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A petition to show support for Galt youth to return to school is currently seeking signatures on If you would like to sign the petition, search for ‘Our GALT Children & Teens Deserve to Go to School” on the website.

Community advocate and mom of two school aged children, Annette Kunze, said it’s time to focus on getting Galt’s children back in their seats at school. Kunze, along with a handful of other concerned parents, has started a petition to garner support from other like-minded individuals.

“We are deeply concerned about the state of education in Galt,” the online petition reads. “We care sincerely about the children and teens in our community who deserve nothing less than a high-quality education. Paramount to a high-quality education is in-person instruction, where teachers can gauge students’ needs more accurately and interact with them more genuinely. Our youth, by nature, are hands-on learners who are being deprived daily of social and academic engagement.”

Kunze further believes that a well-rounded education includes one where students can have impromptu interactions with students, teachers and staff alike, including those interactions that happen with other members in the community on their way to and from school.

“Instinctively we know they aren’t getting it all,” Kunze said in an interview Monday. “This education ecosystem, that has nourished our community in the past, could collapse, crumble and fall in on itself. There are so many intangibles that you can’t calculate, such as the benefits of laughter, social interactions, smiles that you know are directed at you because that person is in front of you.”

Kunze said due to virtual learning, she believes that arts and culture opportunities have diminished, as well as physical education accountability.

Local parent and petition signer Joshua Schweigert fears the negative effects online schooling is having on children.

“I’m signing because our kids need the teachers to instruct our kids; our kids need social interaction between other kids, as well, Schweigert wrote. “This situation is raising our children to be hermits!”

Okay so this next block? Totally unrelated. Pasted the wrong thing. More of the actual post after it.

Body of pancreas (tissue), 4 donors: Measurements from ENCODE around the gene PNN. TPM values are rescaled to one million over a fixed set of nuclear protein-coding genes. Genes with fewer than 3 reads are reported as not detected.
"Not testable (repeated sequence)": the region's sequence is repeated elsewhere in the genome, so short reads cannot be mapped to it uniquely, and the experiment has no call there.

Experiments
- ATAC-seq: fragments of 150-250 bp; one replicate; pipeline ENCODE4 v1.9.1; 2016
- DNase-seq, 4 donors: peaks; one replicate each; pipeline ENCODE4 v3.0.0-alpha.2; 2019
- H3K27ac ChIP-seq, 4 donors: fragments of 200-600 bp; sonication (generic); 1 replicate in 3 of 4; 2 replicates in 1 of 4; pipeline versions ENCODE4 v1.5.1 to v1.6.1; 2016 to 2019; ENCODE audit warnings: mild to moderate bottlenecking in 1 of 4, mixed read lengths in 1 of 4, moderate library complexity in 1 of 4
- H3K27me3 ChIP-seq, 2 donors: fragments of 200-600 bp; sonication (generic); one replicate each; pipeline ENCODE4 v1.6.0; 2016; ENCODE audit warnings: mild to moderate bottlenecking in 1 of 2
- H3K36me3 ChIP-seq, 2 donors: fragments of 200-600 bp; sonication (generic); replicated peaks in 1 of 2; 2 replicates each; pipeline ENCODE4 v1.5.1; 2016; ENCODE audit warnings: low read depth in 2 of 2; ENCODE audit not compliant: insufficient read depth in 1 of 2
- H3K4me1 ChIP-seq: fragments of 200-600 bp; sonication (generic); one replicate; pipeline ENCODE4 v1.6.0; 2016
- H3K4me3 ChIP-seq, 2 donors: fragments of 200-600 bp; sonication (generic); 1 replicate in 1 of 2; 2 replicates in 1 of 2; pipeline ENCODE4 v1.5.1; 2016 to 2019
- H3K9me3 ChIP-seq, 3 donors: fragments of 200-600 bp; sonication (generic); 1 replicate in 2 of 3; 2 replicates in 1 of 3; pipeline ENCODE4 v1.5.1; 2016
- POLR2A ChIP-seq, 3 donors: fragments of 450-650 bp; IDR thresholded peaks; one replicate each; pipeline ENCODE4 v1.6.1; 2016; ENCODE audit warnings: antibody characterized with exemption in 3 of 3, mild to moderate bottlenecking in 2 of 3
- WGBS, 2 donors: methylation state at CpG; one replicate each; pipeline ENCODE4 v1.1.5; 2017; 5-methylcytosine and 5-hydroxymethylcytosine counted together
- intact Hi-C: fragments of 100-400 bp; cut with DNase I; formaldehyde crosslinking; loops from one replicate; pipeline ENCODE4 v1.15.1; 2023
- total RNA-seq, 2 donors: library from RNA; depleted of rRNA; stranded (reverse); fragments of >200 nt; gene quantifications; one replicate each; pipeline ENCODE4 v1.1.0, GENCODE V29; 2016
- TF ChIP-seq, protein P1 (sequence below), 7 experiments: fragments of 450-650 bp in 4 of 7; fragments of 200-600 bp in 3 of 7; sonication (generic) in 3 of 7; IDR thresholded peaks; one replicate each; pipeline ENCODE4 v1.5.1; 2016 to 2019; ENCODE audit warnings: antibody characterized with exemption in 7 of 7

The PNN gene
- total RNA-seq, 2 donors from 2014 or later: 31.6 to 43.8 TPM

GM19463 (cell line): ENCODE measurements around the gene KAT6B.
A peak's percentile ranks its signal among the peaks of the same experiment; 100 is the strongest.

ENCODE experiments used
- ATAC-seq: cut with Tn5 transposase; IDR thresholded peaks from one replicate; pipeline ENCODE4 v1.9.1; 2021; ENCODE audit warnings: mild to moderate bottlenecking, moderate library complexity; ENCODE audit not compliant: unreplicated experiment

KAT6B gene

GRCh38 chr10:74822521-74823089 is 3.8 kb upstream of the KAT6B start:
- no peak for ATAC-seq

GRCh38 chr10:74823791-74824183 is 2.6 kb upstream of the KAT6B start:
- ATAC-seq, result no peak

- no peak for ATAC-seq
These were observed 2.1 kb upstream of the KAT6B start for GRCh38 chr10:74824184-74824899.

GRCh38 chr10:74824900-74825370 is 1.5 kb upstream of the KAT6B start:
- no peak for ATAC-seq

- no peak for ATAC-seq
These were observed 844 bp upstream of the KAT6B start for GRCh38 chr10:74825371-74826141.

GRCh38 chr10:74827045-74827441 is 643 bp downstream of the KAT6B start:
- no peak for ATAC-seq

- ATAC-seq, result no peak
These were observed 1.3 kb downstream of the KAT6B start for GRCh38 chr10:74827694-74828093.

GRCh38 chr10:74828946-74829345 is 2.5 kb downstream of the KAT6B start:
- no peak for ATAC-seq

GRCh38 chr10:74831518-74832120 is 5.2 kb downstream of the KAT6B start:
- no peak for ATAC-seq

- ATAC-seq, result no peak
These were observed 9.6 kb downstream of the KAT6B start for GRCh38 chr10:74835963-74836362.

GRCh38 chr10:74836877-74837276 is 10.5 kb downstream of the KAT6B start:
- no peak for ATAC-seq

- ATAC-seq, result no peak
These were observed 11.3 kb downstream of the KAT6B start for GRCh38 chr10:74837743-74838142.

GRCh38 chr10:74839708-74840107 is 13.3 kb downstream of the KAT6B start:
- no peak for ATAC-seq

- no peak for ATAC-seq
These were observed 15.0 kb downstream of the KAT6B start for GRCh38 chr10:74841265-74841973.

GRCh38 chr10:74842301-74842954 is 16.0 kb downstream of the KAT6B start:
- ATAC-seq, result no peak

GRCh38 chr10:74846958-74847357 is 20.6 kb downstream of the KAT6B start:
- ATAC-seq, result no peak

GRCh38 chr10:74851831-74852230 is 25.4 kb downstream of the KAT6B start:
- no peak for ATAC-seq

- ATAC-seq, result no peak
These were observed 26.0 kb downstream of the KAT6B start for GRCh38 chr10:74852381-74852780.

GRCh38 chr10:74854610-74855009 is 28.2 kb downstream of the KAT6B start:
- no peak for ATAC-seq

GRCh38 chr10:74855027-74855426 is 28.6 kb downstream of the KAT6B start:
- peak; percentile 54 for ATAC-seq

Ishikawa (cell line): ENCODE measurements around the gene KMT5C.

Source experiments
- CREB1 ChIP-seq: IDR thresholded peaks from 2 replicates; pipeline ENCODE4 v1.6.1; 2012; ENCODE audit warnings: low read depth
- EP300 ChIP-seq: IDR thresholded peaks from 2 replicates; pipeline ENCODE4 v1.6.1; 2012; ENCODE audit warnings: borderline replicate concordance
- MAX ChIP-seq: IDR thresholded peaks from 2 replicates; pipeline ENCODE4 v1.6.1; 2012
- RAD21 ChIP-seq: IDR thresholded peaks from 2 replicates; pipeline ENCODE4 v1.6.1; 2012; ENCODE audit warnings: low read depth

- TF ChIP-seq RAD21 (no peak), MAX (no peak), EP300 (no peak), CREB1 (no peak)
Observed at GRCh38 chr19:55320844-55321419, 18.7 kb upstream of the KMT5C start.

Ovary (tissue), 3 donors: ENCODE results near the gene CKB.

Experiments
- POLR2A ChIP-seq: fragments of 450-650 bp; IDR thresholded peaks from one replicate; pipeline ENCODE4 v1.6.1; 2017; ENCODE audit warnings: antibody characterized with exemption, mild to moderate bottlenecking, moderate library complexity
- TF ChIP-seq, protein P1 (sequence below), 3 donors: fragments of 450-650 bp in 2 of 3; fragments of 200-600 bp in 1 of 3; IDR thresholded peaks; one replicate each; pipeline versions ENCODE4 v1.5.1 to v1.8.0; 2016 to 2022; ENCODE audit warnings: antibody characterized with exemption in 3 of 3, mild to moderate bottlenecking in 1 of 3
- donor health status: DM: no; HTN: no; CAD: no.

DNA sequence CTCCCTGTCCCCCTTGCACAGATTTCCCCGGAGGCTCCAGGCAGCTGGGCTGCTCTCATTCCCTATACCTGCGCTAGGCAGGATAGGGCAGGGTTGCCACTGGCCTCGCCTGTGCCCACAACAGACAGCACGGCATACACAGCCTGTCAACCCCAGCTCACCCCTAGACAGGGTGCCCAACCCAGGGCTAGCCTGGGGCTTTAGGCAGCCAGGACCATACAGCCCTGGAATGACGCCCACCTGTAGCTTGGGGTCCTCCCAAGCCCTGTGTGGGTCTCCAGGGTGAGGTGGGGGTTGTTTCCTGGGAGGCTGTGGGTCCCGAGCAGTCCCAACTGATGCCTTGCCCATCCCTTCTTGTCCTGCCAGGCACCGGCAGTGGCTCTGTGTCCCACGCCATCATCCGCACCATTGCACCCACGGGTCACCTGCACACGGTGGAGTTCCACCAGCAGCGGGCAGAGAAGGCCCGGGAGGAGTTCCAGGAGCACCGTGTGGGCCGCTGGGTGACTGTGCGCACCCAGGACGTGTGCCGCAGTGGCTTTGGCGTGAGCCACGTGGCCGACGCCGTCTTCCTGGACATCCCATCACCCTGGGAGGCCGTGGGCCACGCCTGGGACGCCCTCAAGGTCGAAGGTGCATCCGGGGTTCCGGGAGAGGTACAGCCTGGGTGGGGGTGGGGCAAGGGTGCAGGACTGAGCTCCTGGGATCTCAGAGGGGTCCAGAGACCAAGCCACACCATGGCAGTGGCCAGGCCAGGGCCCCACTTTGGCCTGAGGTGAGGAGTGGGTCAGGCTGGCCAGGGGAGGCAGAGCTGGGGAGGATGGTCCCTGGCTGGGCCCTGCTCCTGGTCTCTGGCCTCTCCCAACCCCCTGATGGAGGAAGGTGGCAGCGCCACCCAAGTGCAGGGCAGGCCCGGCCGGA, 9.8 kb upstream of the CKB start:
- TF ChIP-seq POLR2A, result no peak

Kunze recognizes that the districts are working hard to provide the best education they can in these circumstances; however, as an example of missed opportunities, her high school aged daughter spends only an hour and a half on Mondays, a non-Zoom class day, at school.

“Regardless of anyone’s best intentions, there is no situation where that can even begin to equate to a six hour in-person learning day,” Kunze said. “She essentially had a day off school. That is not healthy for our children or our education system”, an education system that Kunze fears will have families abandoning the public school sector for a private or homeschool setting.

“Thus, this ecosystem collapsing,” Kunze said.

But Kunze and her crew aren’t just complaining and making demands, they have approached both local school districts with ideas on how to reopen and helping with the “what if” analysis. But, perhaps more importantly, Kunze has promised to be there to support the districts’ efforts.

“We feel there are options to explore, using the larger school facilities such as libraries, multipurpose rooms and stadiums to bring in additional small cohorts,” Kunze said, “and use those stadiums for in-person physical education classes.”

But, the most important piece of advice?

“Strike while the iron is hot,” Kunze said. “As soon as the state or county allows the opportunity to add additional cohorts, we’ve got to be ready to add those students on campus before that window closes again.”

Kunze said that most parents she has been in contact with are in favor of a five day a week, in-person setting as soon as possible, something that she believes most, if not all, local educators want as well.

And for those educators or students who fear returning to soon?

Kunze said that that system is already in place.

“Teachers who can’t come back in front of a classroom can be matched with students who are not ready to come back. They can use the existing online learning system in place right now,” Kunze said.

However, Kunze acknowledges that nothing is ever simple, but that she and her peers are there to help the districts make the transitions.

“I’m sure our local educators have already thought of some of the ideas we’ve presented,” Kunze said. “We just want them to know that we are here to fully support them in whatever way we can.”

Kunze would like to thank those who have already signed the petition and to all the local educators who try to make the best out of this situation.

If you would like to sign Kunze’s petition, log on to and search for “Our GALT Children & Teens Deserve to Go to School”.